Bake for 35 to 40 minutes, until the cake is golden brown and pulls away slightly from the sides of the pan and a toothpick inserted into the center comes out clean. Cool the cake in its pan on a wire rack for 15 minutes, then cover the cake pan with a wire rack and invert the two. Remove the pan, cover the cake with another rack, and invert the cake again to cool completely right side up.

Drape the cake loosely with a kitchen towel and leave at room temperature overnight.

To make the chocolate sauce, in a medium metal bowl whisk together the confectioners' sugar, cocoa, butter, and boiling water until smooth. Set the bowl into a pan of very hot water to keep the sauce fluid. Spread the coconut in a shallow dish or pie plate. Drop a piece of cake into the chocolate sauce and use two long-tined forks to turn the cake quickly in the sauce to coat all surfaces. Lift the cake out of the sauce, letting excess sauce drip back into the bowl, and transfer the cake to the bowl of coconut. Use your fingers to sprinkle the cake with coconut, rolling it around to coat all surfaces well. Remove the cake from the coconut and set it on a wire cooling rack. Repeat with the remaining cake. Leave the cakes on the wire racks to dry for 1 to 2 hours before serving.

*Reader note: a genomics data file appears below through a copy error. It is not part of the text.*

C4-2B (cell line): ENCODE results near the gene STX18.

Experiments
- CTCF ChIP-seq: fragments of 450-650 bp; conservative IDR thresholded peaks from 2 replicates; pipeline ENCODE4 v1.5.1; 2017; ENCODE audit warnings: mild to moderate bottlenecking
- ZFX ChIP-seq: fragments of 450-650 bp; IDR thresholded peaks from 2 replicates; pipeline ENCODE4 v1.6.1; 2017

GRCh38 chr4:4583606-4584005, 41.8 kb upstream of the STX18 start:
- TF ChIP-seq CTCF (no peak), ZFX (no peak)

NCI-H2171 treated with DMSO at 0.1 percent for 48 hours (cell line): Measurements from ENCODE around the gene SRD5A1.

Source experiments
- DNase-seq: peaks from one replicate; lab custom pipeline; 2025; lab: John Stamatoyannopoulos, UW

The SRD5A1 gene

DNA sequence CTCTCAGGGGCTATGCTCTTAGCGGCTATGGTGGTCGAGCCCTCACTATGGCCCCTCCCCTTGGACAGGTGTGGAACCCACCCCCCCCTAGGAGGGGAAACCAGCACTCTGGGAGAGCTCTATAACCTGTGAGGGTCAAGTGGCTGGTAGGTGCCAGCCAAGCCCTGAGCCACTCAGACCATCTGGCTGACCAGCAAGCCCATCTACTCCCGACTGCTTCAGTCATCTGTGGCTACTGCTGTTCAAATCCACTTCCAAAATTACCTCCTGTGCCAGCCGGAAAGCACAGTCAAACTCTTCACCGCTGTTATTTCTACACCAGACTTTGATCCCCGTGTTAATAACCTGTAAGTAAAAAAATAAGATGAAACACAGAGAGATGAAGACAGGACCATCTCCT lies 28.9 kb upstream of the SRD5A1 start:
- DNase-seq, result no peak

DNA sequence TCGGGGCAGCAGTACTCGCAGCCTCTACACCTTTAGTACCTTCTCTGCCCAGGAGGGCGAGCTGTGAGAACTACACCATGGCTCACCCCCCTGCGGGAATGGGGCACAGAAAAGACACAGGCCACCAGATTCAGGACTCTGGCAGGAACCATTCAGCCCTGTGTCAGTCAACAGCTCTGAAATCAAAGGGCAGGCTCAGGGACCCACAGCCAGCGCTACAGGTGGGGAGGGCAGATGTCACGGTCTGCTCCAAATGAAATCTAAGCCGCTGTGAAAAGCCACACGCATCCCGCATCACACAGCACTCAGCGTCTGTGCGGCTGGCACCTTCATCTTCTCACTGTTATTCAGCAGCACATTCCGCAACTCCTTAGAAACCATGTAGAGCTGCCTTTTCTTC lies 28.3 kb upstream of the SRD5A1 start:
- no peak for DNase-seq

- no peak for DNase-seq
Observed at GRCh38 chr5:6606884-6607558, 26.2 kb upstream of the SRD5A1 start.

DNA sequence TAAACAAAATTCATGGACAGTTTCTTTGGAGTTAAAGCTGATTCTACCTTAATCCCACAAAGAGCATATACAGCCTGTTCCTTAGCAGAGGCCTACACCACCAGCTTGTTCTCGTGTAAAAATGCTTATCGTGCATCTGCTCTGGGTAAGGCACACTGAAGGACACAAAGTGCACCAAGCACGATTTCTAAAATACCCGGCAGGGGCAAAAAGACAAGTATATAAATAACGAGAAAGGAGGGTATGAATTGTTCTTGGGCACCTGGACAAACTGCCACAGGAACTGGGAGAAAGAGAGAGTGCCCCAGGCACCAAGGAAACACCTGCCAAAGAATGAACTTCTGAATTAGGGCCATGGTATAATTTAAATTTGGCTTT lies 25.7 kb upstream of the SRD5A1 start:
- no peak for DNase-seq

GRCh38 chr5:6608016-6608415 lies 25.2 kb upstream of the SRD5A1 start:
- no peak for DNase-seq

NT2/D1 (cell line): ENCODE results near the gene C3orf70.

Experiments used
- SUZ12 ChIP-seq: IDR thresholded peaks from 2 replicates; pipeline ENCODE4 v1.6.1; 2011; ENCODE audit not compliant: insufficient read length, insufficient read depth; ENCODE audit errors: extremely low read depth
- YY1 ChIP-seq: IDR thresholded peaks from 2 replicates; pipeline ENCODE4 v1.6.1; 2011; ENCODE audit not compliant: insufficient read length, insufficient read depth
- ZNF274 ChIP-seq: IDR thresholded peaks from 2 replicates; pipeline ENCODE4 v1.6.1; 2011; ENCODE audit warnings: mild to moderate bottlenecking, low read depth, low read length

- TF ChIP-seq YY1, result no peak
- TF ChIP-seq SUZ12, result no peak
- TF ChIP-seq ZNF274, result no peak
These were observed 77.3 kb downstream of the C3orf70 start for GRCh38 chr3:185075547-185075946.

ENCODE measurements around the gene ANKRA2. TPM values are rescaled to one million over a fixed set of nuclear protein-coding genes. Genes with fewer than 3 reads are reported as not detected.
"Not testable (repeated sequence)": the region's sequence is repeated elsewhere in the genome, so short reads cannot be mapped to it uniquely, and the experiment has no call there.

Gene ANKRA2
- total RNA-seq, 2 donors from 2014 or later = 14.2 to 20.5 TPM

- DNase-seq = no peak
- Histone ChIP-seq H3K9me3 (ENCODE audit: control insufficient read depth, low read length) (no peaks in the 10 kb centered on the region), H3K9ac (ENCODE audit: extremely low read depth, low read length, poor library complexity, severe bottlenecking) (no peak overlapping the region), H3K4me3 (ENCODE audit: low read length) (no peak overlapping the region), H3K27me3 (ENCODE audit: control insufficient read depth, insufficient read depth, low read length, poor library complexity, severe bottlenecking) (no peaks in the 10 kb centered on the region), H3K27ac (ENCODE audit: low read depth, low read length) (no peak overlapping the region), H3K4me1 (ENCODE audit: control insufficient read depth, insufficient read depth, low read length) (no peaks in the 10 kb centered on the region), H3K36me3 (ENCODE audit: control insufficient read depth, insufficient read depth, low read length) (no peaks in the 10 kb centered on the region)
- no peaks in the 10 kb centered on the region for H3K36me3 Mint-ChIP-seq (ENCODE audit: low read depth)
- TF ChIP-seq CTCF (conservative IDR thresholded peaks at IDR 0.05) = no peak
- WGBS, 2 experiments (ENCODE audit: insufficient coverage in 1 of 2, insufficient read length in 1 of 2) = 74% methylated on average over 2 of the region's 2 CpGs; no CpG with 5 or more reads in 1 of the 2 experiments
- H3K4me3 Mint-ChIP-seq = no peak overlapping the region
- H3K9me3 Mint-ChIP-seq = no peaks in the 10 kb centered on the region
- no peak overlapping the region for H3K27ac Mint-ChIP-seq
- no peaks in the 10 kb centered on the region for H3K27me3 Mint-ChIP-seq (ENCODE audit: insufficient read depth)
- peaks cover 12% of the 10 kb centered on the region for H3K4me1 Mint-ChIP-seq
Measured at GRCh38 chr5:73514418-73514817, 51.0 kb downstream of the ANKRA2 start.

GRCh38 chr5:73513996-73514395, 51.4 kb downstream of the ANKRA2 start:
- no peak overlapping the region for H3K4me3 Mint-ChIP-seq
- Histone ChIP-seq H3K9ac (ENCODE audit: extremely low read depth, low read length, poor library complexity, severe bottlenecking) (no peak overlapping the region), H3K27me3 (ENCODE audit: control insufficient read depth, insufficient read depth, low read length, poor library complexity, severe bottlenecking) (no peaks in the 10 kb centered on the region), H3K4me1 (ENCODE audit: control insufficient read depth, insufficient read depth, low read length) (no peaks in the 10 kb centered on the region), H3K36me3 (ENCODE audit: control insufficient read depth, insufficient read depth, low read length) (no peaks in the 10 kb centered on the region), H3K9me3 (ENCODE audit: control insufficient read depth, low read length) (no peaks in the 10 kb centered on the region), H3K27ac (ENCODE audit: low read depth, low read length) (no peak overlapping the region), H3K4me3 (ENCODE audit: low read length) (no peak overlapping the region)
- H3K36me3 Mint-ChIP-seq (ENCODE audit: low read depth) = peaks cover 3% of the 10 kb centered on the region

Sunday, August 16, 2009

Lemony Geometric Goodness

"A triangle of pie is the best way ever discovered to round out a square meal," according to the Farm Journal's Complete Pie Cookbook.

Ever since I received this cookbook from Nana, I've meant to try a recipe. However, with a table of contents with everything from custard pies to cake pies to a whole chapter devoted just to pie toppings, picking a place to begin is not easily done. Thankfully, my friend Brooke has raved about lemon chess pies for the past two years. She couldn't believe that I was a Southerner who had never tasted one. Well, I righted that by baking one earlier this week.

And I have to agree with Brooke. Lemon chess pies really are delicious (though fairly sweet), and Southerners and Northerners alike need to try one.

Lemon Chess Pie a la the Farm Journal's Complete Pie Cookbook:

Unbaked 9 inch pie shell (*I made a regular shortening and butter crust rather than our family's traditional oil. I also added a bit of lemon zest to the dough)
2 cups sugar
1 Tbsp. flour
1 Tbsp. cornmeal
4 eggs
1/4 cup butter, melted
1/4 cup milk
4 Tbsp. lemon zest
1/4 cup lemon juice